At least, this is how I've come to learn how my own struggles with perfectionism, abandonment issues and fear relate back to my own trauma. It may not resonate with you, but if it does, I hope it helps.
posted by pazazygeek at 5:30 PM on July 8, 2021 [56 favorites]


Honestly, I think abandonment is abandonment. Even if it's "no fault" abandonment like death, it still might set off trigger issues somehow. Like I go on a giant hate parade in my head whenever anything goes wrong at work, no matter what just went wrong (like "oops, I made a typo and sent the document out with one"), even if it was something minor, because it sets off dominoes and all of that shit is next to each other.

But if your mom had cancer for 8 years and she died when you were 12, you spent ages 5-12 living with the anvil of your mom's possible/upcoming death hanging over your head. Knowing that at some point she was going to leave you, whether she wanted to or not. I had ten years of that hell with my dad and that just started when I was 18. Knowing you're going to lose somebody is triggery shit too.

I have been watching videos on rejection sensitive dysphoria of late (might want to try that yourself) and one video I saw pointed out that people with ADHD are told how awful they are, or shamed, or hear bad shit about themselves, a lot more than other folks. Well, no wonder you're sensitive on the topic when it comes up so often. If you have all these issues, you probably have been "the bad person" a lot and other people have left, so of course you have abandonment issues. Honestly, I'd suspect "people leave me because I'm exhausting to deal with" is probably more of an issue for you than your mom's death, but I think it's all related. At least cousin-level related if not straight up sibling-ish related.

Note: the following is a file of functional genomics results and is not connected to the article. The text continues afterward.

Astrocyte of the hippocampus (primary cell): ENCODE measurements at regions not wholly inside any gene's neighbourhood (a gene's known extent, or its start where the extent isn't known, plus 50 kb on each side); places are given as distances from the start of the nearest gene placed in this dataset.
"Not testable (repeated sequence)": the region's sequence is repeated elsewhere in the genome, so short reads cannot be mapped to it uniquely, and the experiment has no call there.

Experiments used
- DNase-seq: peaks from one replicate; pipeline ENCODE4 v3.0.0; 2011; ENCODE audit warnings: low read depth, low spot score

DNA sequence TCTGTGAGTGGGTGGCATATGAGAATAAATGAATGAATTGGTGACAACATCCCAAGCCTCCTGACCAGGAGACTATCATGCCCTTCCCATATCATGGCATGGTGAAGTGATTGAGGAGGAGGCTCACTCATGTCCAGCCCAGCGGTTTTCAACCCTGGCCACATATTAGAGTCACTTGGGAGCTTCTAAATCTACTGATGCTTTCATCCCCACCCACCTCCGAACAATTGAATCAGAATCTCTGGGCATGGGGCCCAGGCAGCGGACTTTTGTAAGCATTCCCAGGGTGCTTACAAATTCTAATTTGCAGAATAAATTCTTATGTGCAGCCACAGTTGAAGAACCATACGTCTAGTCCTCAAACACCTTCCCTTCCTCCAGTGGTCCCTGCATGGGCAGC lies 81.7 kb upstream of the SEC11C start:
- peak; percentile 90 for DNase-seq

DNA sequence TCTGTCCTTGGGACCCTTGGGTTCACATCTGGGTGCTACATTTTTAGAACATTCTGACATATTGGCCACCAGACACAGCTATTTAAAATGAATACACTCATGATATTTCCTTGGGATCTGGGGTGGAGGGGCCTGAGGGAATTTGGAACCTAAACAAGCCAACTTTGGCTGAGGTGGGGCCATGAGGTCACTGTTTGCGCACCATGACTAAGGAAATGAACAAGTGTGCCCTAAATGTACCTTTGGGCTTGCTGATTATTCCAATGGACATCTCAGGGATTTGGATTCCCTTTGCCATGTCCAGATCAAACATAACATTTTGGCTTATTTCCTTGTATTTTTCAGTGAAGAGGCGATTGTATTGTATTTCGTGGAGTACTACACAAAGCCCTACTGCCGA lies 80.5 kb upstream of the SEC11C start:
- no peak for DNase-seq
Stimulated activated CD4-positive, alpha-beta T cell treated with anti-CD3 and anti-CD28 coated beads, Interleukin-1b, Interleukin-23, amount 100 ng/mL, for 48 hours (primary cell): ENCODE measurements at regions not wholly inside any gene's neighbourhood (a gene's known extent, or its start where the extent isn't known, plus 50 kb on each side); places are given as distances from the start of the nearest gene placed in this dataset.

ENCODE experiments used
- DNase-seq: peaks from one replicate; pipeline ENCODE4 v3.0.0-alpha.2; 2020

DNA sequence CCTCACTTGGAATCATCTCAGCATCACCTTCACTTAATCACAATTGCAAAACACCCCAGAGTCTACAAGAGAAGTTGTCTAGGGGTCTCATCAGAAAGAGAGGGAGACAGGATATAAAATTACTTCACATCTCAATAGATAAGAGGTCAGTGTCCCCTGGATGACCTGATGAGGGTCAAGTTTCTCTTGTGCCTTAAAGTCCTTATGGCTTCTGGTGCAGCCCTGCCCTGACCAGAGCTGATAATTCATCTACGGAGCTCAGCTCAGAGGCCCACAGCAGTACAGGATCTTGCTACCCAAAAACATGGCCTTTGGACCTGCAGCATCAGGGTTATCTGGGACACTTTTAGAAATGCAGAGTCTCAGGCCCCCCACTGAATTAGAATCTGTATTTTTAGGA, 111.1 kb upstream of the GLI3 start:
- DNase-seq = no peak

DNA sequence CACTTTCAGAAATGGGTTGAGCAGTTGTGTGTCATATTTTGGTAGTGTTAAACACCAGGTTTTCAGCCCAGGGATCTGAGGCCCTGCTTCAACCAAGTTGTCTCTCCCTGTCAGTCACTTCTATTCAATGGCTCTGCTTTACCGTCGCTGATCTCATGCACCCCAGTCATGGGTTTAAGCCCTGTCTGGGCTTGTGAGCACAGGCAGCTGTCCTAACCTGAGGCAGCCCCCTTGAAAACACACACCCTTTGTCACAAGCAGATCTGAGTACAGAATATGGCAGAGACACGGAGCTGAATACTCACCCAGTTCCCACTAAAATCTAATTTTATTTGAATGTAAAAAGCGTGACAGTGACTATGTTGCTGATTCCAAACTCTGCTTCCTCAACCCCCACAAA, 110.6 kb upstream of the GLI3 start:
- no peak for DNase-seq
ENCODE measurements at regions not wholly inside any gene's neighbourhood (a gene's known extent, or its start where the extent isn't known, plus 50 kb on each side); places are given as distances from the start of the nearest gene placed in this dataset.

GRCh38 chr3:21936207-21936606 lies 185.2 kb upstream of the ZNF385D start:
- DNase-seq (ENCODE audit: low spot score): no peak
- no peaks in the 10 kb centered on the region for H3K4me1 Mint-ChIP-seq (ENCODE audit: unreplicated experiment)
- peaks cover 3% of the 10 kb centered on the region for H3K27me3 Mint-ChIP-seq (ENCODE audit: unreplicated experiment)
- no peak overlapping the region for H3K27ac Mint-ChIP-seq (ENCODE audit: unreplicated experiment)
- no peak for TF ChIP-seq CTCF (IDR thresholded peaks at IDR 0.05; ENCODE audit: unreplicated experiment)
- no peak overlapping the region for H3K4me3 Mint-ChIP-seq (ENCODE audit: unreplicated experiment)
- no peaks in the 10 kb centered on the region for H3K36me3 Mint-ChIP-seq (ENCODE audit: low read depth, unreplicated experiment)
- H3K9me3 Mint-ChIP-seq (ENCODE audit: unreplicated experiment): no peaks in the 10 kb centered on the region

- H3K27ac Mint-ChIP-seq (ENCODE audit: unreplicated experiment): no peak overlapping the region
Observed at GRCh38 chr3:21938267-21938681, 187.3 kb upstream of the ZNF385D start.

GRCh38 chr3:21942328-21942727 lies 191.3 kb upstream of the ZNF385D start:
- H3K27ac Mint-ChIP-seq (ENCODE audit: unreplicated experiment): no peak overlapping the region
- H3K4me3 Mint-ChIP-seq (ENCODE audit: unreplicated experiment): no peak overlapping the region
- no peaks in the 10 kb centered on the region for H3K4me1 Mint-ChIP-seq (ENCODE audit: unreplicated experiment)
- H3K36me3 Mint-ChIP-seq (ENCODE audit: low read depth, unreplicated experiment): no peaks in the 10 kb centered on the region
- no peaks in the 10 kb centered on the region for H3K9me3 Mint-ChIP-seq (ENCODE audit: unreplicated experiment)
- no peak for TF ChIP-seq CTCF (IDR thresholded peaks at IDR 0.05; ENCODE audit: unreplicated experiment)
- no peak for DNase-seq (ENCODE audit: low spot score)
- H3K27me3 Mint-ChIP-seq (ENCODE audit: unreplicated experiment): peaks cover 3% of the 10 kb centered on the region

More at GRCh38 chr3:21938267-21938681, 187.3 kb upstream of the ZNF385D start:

posted by jenfullmoon at 5:33 PM on July 8, 2021 [6 favorites]


Best answer: Dysregulation doesn't just come from abuse. It also comes from chronic misattunement— being in an environment where, for whatever reason, your needs aren't being met.

Let's say you have a parent who loves their kid. They have good intentions, but they're very busy and preoccupied by something else. Work, sickness, their own trauma history. But they really care about you! They're kind, they provide materially, they rarely yell or withhold. When they accidentally hurt your feelings they try to make it right. You know what to expect when they're around. But— they're just not present very much.

Now let's say you're the kid. You see that parent has Big Adult Concerns so you try to take care of yourself so they don't have to. Maybe on top of that, the world is extra loud, or you don't learn the same way other people do, or you're sensitive and have really big feelings, or you're prone to anxiety, or the thing you love most about yourself is that you're super creative but in your culture that is frivolous, a waste of time. And for all these reasons the core of who you are goes unseen.

When you need help, or you just want someone to really get you, nobody is there. Maybe they physically aren't in the room so you can't ask. Maybe your kid brain picked up on your parent's burdens and thought "I don't want to add to that, so I just won't share at all."

That's enough to feel abandoned. Is it on purpose? Is your guardian trying to harm you or ignore you? No. But you're still being neglected. And your nervous system grows to reflect that. Each child needs different types and levels of support. If you have a guardian who is only providing some of those, sporadically, it may not be enough to meet the child's needs— even if the quality of what is provided is good. Trauma is not about logic, it's somatic. Any time a situation reminds you of what was missing before, even unconsciously, you'll find yourself back in that old bad loop.
posted by lloquat at 5:59 PM on July 8, 2021 [77 favorites]